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PDL1 Expression on Plasma and Dendritic Cells in Myeloma Bone Marrow Suggests Benefit of Targeted anti PD1-PDL1 Therapy

  • Anne-Marit Sponaas ,

    anne-marit.sponaas@ntnu.no

    Affiliation: KG Jebsen Centre for Myeloma Research, Department of Cancer Research and Molecular Medicine, Norwegian University of Science and Technology, Trondheim, Norway

  • Neda Nejati Moharrami,

    Affiliations: KG Jebsen Centre for Myeloma Research, Department of Cancer Research and Molecular Medicine, Norwegian University of Science and Technology, Trondheim, Norway, CEMIR, Centre of Molecular Immune Regulation, Norwegian University of Science and Technology, Trondheim, Norway

  • Emadoldin Feyzi,

    Affiliations: KG Jebsen Centre for Myeloma Research, Department of Cancer Research and Molecular Medicine, Norwegian University of Science and Technology, Trondheim, Norway, Department of Hematology, St.Olavs University Hospital, Trondheim, Norway

  • Therese Standal,

    Affiliations: KG Jebsen Centre for Myeloma Research, Department of Cancer Research and Molecular Medicine, Norwegian University of Science and Technology, Trondheim, Norway, CEMIR, Centre of Molecular Immune Regulation, Norwegian University of Science and Technology, Trondheim, Norway

  • Even Holth Rustad,

    Affiliations: KG Jebsen Centre for Myeloma Research, Department of Cancer Research and Molecular Medicine, Norwegian University of Science and Technology, Trondheim, Norway, Department of Hematology, St.Olavs University Hospital, Trondheim, Norway

  • Anders Waage,

    Affiliations: KG Jebsen Centre for Myeloma Research, Department of Cancer Research and Molecular Medicine, Norwegian University of Science and Technology, Trondheim, Norway, Department of Hematology, St.Olavs University Hospital, Trondheim, Norway

  • Anders Sundan

    Affiliations: KG Jebsen Centre for Myeloma Research, Department of Cancer Research and Molecular Medicine, Norwegian University of Science and Technology, Trondheim, Norway, CEMIR, Centre of Molecular Immune Regulation, Norwegian University of Science and Technology, Trondheim, Norway

PDL1 Expression on Plasma and Dendritic Cells in Myeloma Bone Marrow Suggests Benefit of Targeted anti PD1-PDL1 Therapy

  • Anne-Marit Sponaas, 
  • Neda Nejati Moharrami, 
  • Emadoldin Feyzi, 
  • Therese Standal, 
  • Even Holth Rustad, 
  • Anders Waage, 
  • Anders Sundan
PLOS
x

Abstract

In this study we set out to investigate whether anti PDL1 or PD–1 treatment targeting the immune system could be used against multiple myeloma. DCs are important in regulating T cell responses against tumors. We therefore determined PDL1 and PDL2 expression on DC populations in bone marrow of patients with plasma cell disorders using multicolour Flow Cytometry. We specifically looked at CD141+ and CD141- myeloid and CD303+ plasmacytoid DC. The majority of plasma cells (PC) and DC subpopulations expressed PDL1, but the proportion of positive PDL1+ cells varied among patients. A correlation between the proportion of PDL1+ PC and CD141+ mDC was found, suggesting both cell types could down-regulate the anti-tumor T cell response.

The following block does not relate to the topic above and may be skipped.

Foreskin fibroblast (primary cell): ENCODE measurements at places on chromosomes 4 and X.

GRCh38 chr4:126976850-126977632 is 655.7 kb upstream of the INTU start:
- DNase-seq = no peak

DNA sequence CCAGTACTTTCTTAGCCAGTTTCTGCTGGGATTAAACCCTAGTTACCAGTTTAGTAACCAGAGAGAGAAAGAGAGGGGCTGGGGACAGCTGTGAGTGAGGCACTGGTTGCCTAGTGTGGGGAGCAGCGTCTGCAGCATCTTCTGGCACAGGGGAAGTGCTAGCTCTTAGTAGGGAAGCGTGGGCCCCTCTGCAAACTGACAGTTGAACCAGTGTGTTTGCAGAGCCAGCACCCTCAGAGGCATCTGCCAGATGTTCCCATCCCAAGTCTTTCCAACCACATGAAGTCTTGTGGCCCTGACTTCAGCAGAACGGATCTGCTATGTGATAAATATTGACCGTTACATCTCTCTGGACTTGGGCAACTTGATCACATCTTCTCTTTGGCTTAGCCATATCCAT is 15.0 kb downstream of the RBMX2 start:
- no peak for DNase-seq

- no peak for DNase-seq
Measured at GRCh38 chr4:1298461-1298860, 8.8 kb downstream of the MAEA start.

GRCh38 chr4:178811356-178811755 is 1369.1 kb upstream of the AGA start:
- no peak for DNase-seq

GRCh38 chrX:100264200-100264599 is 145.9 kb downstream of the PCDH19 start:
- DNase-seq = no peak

Introduction

Multiple myeloma is an incurable cancer and new therapies are urgently needed. In some advanced cancers encouraging results have been obtained after treating patients with anti PDL1 or PD–1 therapy. PD–1 (Programmed cell death–1, CD279) will, when present on T- and NK-cells, inhibit T-cell effector functions after engagement through its ligands PDL1 or PDL2 [1]. Thus, the rationale behind treatment with humanized anti PDL1 or PD–1 antibody therapy such as Nivolumab and Pidilizumab is to block this ligation in vivo [2]. Many tumors express PDL1. This molecule can constrain anti-cancer immune responses [1,3]. Although not detected on normal PC, myeloma cell lines and primary myeloma cells in the bone marrow up-regulate PDL1, and its ligand PD–1 is found on a proportion of T-cells in myeloma patients [47]. Although anti PD–1 treatment alone have so far not been effective [8], It is still important to characterize the expression of PDL1 and PDL2 on subsets of leukocytes to verify whether there are differences between myeloma patients. If this is the case, only subgroups of patients may respond to the therapy. In addition, we would like know whether responses to PD1 treatment could be restricted to patients with tumor cells expressing PDL1 [9].

Although PDL1+ tumors can suppress T and NK cell functions, other cells in the microenvironment may be equally important. Two papers describing expression of PDL1 on PC and pDC in myeloma were recently published [6,7]. However, the expression of PDL1 on subtypes of DC in tumors is so far largely undefined. DCs are superior to monocytes in controlling T-cell responses [10]. Four main populations of DCs have been identified in the blood and peripheral organs of humans [11]. Inflammatory DCs are similar to monocytes; they express CD11c and MHC class II, but not the myeloid DC marker CD1c. Their role in the regulation of T cell responses in humans is unclear and was therefore left out of the analysis. CD303+ plasmacytoid DC (pDC), are rapidly recruited to sites of inflammation where they produce cytokines and influence the local immune response [12]. CD1c+ myeloid DCs (mDC), which are most effective at controlling T cells, have two sub-types; CD1c+CD141+ DC (CD141+ DC), and CD1c+CD141- DCs (CD141- DC) [13,14]. The CD141+DCs control the CD8+ T cell responses and the CD141-DCs regulate the CD4+ T cell responses [11]. In this study we set out to determine the PDL1 and PDL2 expression on these 3 DC populations.